Title: The Witch of Bracken's Hollow
Author: Evan Winters
Published: October 9, 2015
Genre: Horror, Supernatural
First, let's talk about this cover. If I hadn't read the novella first, I'd snatch this book up based on the cover alone. I love covers that beckon to be read, and this one does just that. It was designed by Damonza, which is no surprise. I've seen some beautiful covers from he and his team.
The way the story in this novella unfolds is truly magnificent. Though this is Evan Winters' first published book, it feels like it was written by a seasoned author. I'd keep him on your radar if I were you. There are sure to be many more creepy--or even downright terrifying--stories to come.
As we get to know Damon, weird things begin to happen at the lodge, and they go from just head-scratching weird to frightening fairly quickly. It doesn't feel rushed though; the pace is perfect. If there really was a witch and her "children of the lake," this is how it would unfold naturally.
This novella has it all--gorgeous writing, a perfectly paced plot, well-crafted characters. Winters packs a lot into it. In the end, it wraps up nicely, yet I see a seed that could grow into another story line. A girl can hope, right? If you enjoy hunkering down with the lights off and a good book to scare you, then you should pick this one up. You won't be disappointed.
Standing in the backyard of the Unity Road Baptist Church Retreat, Damon Daugherty gazed out across the black waters of Deep Run Lake to the woods that ran into Bracken’s Hollow and for unknown miles beyond. For the umpteenth time that day, Damon struggled with the strange feeling that he was somehow peering not just through space but backward through time. There he stood in the present on a chilly October day. The sound of laughter came from inside the lodge where his friends were preparing dinner in the kitchen. Damon, on the other hand, labored with refuse. In each hand, he held a trash bag, both of which sagged heavily under the weight of discarded bottles, cigarette packages, and all the rest of the debris that had been left on the trails around the lake by local kids over the course of a long summer worth of secret parties in the woods. Damon had spent the afternoon cleaning up the campsite in preparation for the teen retreat he would be hosting that weekend—his first as the youth minister of Unity Road Baptist. His labors that day had been simple and straightforward, requiring little in the way of mental effort.
But even after several hours working under a cold October sun, Damon couldn’t help but feel out of step with the present moment. Excitement ticked in his chest, a childish impatience so strong that it bordered on anxiety. Damon supposed it was to be expected. Though he was a grown man with a set of new challenges before him, he had grown up a member of Unity Road Baptist. He had attended many retreats at Deep Run as a kid, and it had been over ten years since his last visit.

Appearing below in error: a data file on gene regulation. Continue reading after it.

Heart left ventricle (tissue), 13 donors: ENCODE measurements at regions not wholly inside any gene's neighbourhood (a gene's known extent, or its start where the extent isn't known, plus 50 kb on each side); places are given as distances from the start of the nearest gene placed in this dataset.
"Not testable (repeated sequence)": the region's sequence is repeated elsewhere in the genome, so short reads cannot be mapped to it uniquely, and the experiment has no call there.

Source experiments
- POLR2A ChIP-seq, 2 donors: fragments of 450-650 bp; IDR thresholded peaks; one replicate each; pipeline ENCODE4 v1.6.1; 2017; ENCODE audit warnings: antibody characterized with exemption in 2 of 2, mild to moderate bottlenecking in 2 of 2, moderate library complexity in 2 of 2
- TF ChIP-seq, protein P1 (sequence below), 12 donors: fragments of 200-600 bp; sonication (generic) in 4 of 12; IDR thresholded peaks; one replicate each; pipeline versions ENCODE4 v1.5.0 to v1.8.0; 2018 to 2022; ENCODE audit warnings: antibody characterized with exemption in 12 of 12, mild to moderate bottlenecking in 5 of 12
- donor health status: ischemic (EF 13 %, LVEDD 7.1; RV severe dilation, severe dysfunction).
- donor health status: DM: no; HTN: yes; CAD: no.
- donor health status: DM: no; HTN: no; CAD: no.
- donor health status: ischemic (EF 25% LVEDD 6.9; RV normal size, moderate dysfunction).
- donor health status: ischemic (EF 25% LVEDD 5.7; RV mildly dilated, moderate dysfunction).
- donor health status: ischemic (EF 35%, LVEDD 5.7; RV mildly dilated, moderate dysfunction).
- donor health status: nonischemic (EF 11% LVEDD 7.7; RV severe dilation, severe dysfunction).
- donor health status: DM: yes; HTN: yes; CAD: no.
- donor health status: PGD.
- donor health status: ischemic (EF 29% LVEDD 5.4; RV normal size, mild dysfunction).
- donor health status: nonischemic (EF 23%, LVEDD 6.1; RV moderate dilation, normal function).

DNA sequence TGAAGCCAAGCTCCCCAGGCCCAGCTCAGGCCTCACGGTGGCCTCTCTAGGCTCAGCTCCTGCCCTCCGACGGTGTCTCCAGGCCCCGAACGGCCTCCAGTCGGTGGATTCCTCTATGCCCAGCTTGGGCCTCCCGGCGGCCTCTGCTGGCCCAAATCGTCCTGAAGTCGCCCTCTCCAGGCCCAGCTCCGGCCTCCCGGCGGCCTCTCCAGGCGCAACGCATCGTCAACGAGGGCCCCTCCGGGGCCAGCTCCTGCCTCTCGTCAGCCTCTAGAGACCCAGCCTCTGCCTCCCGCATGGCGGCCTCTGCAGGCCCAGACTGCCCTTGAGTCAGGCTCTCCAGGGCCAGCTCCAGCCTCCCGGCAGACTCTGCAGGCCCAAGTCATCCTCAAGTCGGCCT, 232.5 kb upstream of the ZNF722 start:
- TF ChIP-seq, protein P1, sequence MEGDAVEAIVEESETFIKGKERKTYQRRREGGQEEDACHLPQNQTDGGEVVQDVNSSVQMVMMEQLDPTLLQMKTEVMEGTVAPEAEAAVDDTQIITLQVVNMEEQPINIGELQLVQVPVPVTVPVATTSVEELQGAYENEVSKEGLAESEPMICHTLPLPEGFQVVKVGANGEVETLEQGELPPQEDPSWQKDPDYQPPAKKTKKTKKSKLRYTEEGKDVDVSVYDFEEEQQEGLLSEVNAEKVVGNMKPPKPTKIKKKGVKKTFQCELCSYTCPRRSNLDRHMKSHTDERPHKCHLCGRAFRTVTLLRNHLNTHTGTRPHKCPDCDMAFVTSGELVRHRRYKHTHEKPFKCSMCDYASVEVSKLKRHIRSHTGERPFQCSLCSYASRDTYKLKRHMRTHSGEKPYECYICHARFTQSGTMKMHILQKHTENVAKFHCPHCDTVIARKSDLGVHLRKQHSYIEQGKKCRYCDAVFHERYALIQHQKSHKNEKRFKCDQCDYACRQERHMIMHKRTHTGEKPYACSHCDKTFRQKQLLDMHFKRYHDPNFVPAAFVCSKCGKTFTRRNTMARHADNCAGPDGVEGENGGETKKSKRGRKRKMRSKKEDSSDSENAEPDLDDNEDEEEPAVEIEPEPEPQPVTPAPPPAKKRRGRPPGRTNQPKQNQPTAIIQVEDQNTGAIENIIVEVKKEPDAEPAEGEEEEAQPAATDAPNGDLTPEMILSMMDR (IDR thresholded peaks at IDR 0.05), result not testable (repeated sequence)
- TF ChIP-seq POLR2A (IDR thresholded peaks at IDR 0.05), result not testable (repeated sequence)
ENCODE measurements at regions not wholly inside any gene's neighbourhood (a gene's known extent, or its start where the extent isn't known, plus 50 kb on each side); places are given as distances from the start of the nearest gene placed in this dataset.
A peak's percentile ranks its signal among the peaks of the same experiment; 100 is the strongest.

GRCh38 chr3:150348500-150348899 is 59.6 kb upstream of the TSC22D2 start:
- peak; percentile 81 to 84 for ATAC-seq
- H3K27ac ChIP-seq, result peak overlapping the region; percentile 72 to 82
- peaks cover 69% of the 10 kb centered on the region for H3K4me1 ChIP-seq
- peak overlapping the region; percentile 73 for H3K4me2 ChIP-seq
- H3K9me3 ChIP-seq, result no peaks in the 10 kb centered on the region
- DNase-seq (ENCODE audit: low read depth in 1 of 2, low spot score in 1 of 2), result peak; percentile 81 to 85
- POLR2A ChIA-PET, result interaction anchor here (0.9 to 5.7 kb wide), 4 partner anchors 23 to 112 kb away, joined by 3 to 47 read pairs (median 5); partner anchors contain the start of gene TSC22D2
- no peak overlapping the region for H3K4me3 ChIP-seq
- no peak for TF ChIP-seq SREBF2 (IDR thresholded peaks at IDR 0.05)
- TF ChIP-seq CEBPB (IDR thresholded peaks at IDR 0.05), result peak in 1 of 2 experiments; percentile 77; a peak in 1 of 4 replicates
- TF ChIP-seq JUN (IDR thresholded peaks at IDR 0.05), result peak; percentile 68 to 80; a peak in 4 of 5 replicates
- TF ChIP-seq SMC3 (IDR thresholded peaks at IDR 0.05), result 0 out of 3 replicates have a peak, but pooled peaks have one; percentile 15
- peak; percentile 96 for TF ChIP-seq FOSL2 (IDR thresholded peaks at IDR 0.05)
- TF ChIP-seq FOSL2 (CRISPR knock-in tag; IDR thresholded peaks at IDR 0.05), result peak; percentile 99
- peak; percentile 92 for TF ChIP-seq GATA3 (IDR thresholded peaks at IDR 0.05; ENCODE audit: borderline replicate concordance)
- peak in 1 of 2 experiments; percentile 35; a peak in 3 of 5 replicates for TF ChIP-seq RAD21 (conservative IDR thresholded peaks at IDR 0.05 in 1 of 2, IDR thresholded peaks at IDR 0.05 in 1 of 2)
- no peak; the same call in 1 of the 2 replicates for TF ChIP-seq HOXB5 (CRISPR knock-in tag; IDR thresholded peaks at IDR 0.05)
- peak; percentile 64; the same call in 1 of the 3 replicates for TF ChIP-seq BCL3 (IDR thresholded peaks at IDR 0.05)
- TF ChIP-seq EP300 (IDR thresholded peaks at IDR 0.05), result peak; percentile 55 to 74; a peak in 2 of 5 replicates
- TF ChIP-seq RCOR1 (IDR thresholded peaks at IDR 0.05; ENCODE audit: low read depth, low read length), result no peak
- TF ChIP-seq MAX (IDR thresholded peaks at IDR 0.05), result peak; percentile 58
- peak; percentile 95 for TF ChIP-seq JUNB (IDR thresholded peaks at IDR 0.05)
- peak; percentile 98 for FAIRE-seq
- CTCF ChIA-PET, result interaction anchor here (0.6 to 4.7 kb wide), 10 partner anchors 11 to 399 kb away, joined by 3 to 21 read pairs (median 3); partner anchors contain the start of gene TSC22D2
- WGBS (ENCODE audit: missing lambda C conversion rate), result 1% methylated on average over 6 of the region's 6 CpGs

All afternoon, as Damon had worked along the bank of Deep Run, he had found memories waiting to ambush him around every corner. For the first few hours, as he picked trash out of the trail that ran along the lakeside, he couldn’t help but glance from time to time out to the dock expecting to see his junior high school buddies cannonballing off the end or challenging each other to dive all the way to the bottom and return with a handful of mud from the mucky bottom.
Later, as he cleaned out the fire pit in the clearing along the eastern path and gathered a batch of firewood for the next night, the nostalgia was so strong that Damon could almost hear the hymns he’d sung around that fire pit so many times in his youth. Then, as he cleaned trash from the trail that led into Bracken’s Hollow, Damon’s memories of hikes he had taken with his father were so strong that he could almost feel the man’s footsteps following along the dirt path behind him.
But for all these fine memories of his youth at Deep Run, one memory lurked under them all, rising up from the depths of Damon’s consciousness like some submerged leviathan coming up for air. So, after depositing the trash into the bins at the corner of the lodge, Damon turned back to the lake and gave it a long, thoughtful look. Over the course of the past week, as he had been making arrangements for the retreat, Damon had been quietly bracing himself for his return to the lake. Damon’s ten-year absence had not been accidental. Damon was no fool. He had known this memory would come for him. And as he gazed out across the dark waters shimmering in the late afternoon light, he let it rise up in him in the shape of a single word, spoken aloud.
“Rachel,” he said.
Then, as if in reply, a voice called to him from inside. “Damon! Come on! These steaks ain’t getting any more done than they are. Least not on my watch.”
“Be right there,” Damon shouted in reply. Then he turned away from the water and went inside, forcing himself not to look back. He’d had enough of the past for one day.
About the Author
Evan Winters lives in Kentucky with his wife and dogs. He is a lifelong fan of horror and speculative fiction, be it in the form of comic books, film, short fiction, or novels. The Witch of Bracken's Hollow is the first fiction he has published in the 21st Century. He hopes it won't be the last.